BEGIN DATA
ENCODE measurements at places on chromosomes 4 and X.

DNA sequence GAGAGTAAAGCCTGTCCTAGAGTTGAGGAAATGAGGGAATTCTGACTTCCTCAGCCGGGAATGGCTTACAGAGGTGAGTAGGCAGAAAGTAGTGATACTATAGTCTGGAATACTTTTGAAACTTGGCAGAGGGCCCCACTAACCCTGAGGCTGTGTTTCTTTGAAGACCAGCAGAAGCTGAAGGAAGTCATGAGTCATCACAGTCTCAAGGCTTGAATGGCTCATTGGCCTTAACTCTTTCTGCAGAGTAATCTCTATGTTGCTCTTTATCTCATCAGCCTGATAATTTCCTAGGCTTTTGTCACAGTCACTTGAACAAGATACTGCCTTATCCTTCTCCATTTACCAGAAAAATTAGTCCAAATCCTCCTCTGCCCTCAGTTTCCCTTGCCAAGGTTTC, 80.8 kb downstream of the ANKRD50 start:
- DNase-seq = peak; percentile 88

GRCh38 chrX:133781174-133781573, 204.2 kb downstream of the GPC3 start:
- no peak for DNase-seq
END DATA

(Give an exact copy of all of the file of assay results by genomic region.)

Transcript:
ENCODE measurements at places on chromosomes 4 and X.

DNA sequence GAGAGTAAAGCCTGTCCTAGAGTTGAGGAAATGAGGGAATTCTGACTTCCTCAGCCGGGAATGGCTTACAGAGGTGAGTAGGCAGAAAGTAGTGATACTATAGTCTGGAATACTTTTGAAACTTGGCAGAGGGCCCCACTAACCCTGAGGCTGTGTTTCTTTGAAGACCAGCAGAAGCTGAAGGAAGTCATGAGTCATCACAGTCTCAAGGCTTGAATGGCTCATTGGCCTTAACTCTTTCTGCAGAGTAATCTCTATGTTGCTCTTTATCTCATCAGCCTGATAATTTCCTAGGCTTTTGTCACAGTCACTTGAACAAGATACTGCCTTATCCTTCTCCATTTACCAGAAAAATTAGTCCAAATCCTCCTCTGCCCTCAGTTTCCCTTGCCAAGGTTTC, 80.8 kb downstream of the ANKRD50 start:
- DNase-seq = peak; percentile 88

GRCh38 chrX:133781174-133781573, 204.2 kb downstream of the GPC3 start:
- no peak for DNase-seq